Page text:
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After the great battles of 1916, the Allied Armies planned to launch massive attacks North and South of the Somme. The German withdrawal to the Hindenburg Line in March 1917 forced the new French CinC General Nivelle to rethink and the French embarked on a major attack in the Aisne area and along the Chemin des Dames, with the British conducting large scale diversionary operations around Arras. The French suffered disastrously and, rendered incapable of further offensive operations, it fell to the British to step up the pressure, which they did albeit at a terrible price. This latest work by expert Jack Sheldon describes the event of Spring 1917 from the defenders' perspective. In particular it reveals the methods the Germans used to smash the French attacks and Oberst Fritz von Lossberg's transformation of the defences in the Arras front. Actions described in detail are the bitter battles around Monchy Le Preun, the Roeux Chemical works and Bullecourt as well as the capture of Vimy Ridge.



South Pacific Cauldron

South Pacific Cauldron Author Alan Rems
ISBN-10 9781612514703
Release 2014-05-15
Pages 224
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The war in the South Pacific in its entirety has remained remarkably neglected by historians. This is the first comprehensive narrative history covering all land, sea and air operations in the theater to the end of World War II. While Guadalcanal is familiar to most Americans and the Kokoda Trail is well known to Australians, the war in the South Pacific includes many now forgotten operations that deserve to be well remembered. Also, significantly, the official Australian history of World War II correctly observed that Australia’s part in the Pacific war is barely mentioned in American histories. This volume finally brings the major Australian contribution to the fore, recognizing too the valuable part played by New Zealand forces in the Solomons campaign. The dramatis personae could hardly be improved upon, including brilliant and imperious General Douglas MacArthur, audacious and profane Admiral William “Bull” Halsey, and bibulous and indelicate Australian General Thomas Blamey. No less interesting are many others that will be mostly new to readers, many from the Japanese side, including indomitable generals Noboru Sasaki and Hatazo Adachi. As for the fighting men, many of their stories are captured in accounts of the actions for which they were awarded the Congressional Medal of Honor, Victoria Cross, and other decorations for valor. Three chapters are of special interest. Based on the author’s archival research, Chapter 10 tells through confidential correspondence the remarkable story of the death of the top Marine general in the Pacific and its cover-up sanctioned by Halsey. Chapter 23 concerns the first African-American ground troops in combat and tells how the performance of one company on Bougainville resulted in a reversal of that policy. Chapter 26 involves Blamey’s questionable decision to eradicate the isolated Japanese forces, forcing his Australian militia to risk their lives knowing their sacrifices could make no difference in the outcome of the war.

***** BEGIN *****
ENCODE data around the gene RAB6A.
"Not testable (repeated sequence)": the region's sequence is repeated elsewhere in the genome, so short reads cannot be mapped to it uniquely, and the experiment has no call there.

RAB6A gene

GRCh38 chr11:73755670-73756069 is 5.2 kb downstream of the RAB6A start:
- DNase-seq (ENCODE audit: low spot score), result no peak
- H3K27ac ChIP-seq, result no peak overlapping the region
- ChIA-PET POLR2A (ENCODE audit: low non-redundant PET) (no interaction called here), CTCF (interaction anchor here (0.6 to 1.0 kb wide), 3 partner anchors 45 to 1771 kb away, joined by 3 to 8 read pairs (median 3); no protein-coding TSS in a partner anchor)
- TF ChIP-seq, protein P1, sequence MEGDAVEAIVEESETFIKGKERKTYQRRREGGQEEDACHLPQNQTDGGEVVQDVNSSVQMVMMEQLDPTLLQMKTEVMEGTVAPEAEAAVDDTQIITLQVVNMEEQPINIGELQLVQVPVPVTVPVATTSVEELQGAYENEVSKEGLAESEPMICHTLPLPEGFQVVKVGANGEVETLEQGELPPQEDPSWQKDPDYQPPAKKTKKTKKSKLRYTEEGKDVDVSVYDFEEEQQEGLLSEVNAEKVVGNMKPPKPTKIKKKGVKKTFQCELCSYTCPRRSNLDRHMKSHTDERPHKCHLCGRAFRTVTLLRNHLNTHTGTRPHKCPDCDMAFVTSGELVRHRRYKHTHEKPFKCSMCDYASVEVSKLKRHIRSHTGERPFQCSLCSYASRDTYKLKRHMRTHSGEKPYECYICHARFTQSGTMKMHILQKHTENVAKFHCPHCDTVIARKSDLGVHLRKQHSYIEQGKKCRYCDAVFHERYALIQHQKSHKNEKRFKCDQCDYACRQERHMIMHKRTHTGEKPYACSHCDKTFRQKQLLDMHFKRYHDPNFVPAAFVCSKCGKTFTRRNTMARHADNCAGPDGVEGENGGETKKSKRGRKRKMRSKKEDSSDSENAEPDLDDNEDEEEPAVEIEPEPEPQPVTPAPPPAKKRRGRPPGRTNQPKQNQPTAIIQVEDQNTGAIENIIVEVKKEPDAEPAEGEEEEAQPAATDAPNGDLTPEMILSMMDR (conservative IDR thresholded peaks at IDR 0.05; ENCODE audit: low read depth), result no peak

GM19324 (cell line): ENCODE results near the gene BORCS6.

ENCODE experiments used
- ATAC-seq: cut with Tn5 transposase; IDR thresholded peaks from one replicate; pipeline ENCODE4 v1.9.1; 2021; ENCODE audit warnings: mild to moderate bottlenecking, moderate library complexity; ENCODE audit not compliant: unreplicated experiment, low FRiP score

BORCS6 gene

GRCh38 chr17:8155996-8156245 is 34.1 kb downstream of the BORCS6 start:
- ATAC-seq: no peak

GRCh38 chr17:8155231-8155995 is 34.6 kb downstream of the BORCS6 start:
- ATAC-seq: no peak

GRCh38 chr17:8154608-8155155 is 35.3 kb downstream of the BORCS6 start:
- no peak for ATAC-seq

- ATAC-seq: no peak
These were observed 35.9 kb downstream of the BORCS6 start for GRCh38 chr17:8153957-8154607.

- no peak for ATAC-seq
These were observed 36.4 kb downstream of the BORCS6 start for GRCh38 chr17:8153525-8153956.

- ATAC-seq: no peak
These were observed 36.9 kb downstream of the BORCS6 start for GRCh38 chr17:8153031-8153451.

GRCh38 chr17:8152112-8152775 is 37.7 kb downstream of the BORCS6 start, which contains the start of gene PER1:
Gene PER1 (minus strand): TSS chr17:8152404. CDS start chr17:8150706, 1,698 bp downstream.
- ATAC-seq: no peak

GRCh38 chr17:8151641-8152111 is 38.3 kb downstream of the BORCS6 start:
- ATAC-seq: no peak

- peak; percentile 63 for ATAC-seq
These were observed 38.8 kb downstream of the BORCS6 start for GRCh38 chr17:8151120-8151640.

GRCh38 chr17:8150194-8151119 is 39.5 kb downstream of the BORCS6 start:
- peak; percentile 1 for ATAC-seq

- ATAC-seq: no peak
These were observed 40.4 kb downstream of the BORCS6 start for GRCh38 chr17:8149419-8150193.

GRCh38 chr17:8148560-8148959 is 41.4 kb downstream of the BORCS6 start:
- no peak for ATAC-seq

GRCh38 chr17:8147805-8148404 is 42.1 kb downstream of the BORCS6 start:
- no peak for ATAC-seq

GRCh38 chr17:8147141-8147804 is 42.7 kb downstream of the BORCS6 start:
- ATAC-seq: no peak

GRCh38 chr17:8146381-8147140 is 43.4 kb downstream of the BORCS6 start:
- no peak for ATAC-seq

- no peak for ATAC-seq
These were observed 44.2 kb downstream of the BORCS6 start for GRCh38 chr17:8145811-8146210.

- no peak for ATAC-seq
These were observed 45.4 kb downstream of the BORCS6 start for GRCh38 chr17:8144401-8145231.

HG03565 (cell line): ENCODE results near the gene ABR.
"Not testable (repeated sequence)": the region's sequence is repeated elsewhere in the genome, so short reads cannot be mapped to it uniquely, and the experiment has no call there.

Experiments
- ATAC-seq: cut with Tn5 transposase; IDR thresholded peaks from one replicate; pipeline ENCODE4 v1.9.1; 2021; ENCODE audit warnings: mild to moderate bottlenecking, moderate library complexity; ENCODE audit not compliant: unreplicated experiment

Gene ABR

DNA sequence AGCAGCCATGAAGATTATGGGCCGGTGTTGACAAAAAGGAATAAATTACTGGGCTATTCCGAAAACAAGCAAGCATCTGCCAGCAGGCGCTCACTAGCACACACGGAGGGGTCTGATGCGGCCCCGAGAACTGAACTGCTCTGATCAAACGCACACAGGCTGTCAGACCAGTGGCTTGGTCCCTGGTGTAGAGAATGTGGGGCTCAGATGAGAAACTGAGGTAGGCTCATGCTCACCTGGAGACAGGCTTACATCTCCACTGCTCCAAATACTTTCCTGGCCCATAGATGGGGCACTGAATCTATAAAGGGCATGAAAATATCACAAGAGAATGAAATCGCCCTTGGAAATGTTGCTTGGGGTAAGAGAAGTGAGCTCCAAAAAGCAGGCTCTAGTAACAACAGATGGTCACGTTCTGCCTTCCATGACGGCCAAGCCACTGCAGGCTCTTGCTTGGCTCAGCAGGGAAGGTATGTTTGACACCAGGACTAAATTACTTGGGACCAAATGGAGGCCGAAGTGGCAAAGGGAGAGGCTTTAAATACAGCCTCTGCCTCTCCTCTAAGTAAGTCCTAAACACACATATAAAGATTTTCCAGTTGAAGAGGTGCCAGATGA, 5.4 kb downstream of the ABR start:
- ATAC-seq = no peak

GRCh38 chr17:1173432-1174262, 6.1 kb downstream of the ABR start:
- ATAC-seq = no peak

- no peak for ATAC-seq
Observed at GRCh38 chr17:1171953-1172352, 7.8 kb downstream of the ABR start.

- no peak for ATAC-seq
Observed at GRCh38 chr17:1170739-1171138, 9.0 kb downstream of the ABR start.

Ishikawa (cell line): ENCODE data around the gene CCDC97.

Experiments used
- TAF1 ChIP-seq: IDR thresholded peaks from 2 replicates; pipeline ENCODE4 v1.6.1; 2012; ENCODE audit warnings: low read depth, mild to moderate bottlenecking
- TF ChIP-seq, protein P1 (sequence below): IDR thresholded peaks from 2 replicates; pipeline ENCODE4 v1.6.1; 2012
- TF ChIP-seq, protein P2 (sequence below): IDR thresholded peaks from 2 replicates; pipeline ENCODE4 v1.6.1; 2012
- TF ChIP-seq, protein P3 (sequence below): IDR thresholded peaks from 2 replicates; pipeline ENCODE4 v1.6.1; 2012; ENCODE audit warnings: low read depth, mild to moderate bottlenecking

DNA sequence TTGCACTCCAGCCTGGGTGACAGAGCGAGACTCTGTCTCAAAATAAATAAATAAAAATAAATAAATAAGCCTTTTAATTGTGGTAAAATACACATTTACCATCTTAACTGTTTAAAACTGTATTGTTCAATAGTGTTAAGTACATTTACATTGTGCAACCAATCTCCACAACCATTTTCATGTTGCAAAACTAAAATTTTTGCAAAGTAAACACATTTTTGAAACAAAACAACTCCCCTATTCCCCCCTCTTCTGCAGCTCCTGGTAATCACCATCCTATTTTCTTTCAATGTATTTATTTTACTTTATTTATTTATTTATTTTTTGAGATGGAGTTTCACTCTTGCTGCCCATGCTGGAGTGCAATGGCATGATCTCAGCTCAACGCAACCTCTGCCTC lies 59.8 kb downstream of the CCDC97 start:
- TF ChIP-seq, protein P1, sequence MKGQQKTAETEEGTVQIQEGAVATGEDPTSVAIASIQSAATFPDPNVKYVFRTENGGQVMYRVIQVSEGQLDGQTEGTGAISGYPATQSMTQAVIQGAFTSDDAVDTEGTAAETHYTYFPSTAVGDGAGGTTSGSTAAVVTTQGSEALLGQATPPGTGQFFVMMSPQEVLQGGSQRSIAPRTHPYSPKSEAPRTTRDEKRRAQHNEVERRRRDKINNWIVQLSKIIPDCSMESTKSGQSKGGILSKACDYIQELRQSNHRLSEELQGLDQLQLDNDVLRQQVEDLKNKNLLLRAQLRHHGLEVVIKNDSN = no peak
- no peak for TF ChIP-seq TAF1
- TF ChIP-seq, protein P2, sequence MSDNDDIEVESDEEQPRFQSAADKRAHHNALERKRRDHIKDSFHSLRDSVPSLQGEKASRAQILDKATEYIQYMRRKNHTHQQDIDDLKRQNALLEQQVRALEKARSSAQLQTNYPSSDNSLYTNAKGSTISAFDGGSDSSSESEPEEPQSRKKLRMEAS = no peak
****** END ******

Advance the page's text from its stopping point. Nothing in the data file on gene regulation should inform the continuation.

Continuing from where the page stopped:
The Question of MacArthur s Reputation

The Question of MacArthur s Reputation Author Robert H. Ferrell
ISBN-10 9780826266514
Release 2008
Pages 128
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Perhaps the best known of all American five-star generals, Douglas MacArthur established his military reputation at the hill of Châtillon during the great battle of the Meuse-Argonne in World War I. The thirty-eight-year-old brigadier general in command of the Eighty-fourth Infantry Brigade boasted to a fellow general that he had inspired his troops by example, taking the hill and breaking the main German line in northern France. Ever since, historical accounts and biographies have celebrated his leadership and bravery. That MacArthur's forces prevailed is beyond question, as military historians have shown. Yet in all the annals of the Great War there is no detailed description of what happened at Châtillon, nor of what MacArthur had to do with it. Robert Ferrell examines those events and comes to a startling conclusion--one that will revise how we view this archetypal American hero. After sifting through the inexact accounts of the battle found in regimental and divisional histories--and through the many biographies of MacArthur that assert his leadership at Châtillon but do not describe it--Ferrell has gone into Army records to determine if what MacArthur claimed was true. In a moment-by-moment account of the battle, he reconstructs the movements of troops and the decisions of officers to show in detail how MacArthur's subordinates were the true heroes. Ferrell describes how the taking of Côte de Châtillon could have been a disaster had the Eighty-fourth Brigade followed MacArthur's original plan, a bayonet charge at night. Wiser heads prevailed, and the attack of the Iowa and Alabama regiments was a great success. Ferrell has completed a chapter in the history of World War I that has stood unfinished for years, showing in masterly fashion how MacArthur exaggerated his reputation at Châtillon. The Question of MacArthur's Reputation will reward historians seeking to fill gaps in the record, engage readers who enjoy descriptions of battle, and startle all who take their heroes for granted.